In the year 2000, there were 76.6 million students enrolled in schools from kindergarten through graduate schools. Of these, 72 percent aged 12 to 17 were judged academically "on track" for their age (enrolled in school at or above grade level). Of those enrolled in compulsory education, 5.2 million (10.4 percent) were attending private schools.
Among the country's adult population, over 85 percent have completed high school and 27 percent have received a bachelor's degree or higher. The average salary for college or university graduates is greater than $51,000, exceeding the national average of those without a high school diploma by more than $23,000, according to a 2005 study by the U.S. Census Bureau.[4] The 2010 unemployment rate for high school graduates was 10.8%; the rate for college graduates was 4.9%.[5]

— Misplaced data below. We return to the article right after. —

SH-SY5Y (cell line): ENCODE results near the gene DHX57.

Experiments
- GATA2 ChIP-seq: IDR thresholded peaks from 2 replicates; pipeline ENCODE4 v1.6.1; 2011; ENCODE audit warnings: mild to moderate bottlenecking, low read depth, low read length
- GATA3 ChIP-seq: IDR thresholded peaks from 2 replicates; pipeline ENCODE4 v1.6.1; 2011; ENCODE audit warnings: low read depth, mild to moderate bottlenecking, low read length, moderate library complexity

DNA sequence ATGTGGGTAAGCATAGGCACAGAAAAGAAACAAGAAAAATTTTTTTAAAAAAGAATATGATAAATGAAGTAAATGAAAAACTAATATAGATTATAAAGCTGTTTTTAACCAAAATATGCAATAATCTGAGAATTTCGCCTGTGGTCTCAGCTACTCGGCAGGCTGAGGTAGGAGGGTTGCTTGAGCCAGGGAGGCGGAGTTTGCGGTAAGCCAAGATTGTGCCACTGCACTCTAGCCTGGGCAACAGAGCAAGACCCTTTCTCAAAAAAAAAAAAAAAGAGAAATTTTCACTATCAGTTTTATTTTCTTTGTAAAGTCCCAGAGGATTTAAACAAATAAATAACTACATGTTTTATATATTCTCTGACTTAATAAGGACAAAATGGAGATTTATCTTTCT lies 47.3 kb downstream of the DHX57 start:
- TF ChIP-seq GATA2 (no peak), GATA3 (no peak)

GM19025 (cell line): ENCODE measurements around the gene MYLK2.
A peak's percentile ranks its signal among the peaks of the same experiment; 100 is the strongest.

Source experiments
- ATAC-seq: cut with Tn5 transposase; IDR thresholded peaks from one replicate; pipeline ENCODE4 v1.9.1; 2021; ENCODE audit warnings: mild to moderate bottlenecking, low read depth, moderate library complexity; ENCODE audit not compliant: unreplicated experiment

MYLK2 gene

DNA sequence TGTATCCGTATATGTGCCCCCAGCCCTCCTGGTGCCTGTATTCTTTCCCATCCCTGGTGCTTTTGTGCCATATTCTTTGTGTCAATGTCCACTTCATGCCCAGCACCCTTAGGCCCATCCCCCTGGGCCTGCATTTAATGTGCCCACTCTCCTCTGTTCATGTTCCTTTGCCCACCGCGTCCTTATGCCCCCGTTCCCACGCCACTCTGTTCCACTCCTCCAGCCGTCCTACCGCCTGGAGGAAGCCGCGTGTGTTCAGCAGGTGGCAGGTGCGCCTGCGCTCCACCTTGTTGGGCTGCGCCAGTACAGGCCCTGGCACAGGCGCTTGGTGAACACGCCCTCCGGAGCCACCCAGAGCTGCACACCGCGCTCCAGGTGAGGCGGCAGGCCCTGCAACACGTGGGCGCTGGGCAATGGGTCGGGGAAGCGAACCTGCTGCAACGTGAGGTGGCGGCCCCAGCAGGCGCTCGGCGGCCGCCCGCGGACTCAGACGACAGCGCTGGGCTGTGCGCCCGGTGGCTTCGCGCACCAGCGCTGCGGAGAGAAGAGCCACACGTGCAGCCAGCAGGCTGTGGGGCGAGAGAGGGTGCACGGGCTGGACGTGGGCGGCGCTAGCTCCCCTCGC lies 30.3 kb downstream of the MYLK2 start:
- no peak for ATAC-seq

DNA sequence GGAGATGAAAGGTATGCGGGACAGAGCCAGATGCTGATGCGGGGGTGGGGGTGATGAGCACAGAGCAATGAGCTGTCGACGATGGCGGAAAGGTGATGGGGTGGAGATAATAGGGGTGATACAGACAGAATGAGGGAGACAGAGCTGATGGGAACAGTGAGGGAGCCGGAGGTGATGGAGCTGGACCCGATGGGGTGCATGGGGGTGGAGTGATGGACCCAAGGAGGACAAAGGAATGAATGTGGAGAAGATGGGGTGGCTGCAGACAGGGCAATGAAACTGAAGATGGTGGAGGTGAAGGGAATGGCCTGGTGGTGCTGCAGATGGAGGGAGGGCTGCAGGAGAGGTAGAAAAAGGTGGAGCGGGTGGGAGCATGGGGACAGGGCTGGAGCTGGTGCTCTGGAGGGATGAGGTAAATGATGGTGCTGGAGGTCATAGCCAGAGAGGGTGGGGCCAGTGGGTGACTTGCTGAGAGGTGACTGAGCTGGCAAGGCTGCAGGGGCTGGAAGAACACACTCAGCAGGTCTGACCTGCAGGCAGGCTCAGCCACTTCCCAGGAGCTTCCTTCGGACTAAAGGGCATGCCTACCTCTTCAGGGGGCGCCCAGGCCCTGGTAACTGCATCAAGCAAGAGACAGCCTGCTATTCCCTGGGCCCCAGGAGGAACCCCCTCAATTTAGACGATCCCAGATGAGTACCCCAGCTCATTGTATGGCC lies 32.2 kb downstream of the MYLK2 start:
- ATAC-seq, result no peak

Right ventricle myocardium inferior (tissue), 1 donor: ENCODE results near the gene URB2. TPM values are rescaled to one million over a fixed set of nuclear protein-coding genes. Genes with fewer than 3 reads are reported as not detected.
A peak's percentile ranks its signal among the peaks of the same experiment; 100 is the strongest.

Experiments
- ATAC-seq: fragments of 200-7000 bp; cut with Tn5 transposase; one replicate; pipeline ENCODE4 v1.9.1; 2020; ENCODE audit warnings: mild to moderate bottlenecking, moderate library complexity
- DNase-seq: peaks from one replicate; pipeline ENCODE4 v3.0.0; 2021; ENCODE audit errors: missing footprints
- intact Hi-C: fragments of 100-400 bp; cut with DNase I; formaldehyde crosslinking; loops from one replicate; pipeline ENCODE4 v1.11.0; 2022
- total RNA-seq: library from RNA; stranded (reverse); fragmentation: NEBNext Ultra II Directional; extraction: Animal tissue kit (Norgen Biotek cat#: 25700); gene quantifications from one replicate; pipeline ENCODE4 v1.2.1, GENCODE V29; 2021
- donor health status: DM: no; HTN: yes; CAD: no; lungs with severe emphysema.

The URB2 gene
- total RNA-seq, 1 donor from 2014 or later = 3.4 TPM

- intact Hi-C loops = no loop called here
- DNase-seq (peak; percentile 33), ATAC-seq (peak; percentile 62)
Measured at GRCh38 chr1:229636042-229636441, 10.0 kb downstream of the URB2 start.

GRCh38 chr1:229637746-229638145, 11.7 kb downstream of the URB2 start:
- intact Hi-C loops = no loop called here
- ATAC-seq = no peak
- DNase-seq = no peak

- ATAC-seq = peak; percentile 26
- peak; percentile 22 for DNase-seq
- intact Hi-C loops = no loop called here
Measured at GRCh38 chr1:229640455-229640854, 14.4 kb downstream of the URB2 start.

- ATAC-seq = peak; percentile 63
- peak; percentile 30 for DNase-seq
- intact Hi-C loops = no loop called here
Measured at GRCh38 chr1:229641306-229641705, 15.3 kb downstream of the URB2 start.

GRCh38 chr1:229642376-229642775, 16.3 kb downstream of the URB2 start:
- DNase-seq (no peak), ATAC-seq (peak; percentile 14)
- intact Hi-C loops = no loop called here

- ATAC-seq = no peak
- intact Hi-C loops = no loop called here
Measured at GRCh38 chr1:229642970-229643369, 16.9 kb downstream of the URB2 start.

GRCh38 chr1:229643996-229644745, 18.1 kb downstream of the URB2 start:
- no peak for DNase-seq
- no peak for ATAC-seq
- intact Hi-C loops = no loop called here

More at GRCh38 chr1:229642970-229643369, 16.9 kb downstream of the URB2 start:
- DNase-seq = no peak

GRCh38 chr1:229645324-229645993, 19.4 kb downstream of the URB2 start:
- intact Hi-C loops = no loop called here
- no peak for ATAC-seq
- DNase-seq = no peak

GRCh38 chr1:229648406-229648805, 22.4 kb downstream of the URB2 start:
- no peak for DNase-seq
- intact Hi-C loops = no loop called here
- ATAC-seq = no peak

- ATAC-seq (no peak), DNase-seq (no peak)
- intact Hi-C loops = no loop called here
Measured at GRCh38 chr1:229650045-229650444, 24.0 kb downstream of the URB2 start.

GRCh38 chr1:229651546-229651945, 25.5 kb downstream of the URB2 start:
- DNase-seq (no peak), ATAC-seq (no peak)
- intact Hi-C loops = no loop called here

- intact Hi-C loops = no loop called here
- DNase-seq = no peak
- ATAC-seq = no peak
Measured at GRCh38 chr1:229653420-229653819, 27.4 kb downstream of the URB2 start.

The country has a reading literacy rate at 99% of the population over age 15,[6] while ranking below average in science and mathematics understanding compared to other developed countries.[7] In 2008, there was a 77% graduation rate from high school, below that of most developed countries.[8]
The poor performance has pushed public and private efforts such as the No Child Left Behind Act. In addition, the ratio of college-educated adults entering the workforce to general population (33%) is slightly below the mean of other developed countries (35%)[9] and rate of participation of the labor force in continuing education is high.[10] A 2000s study by Jon Miller of Michigan State University concluded that "A slightly higher proportion of American adults qualify as scientifically literate than European or Japanese adults".[11]
[] School grades
Most children enter the public education system around ages five or six. The American school year traditionally begins in August or September, after the traditional summer recess. Children are assigned into year groups known as grades, beginning with preschool, following by kindergarten and...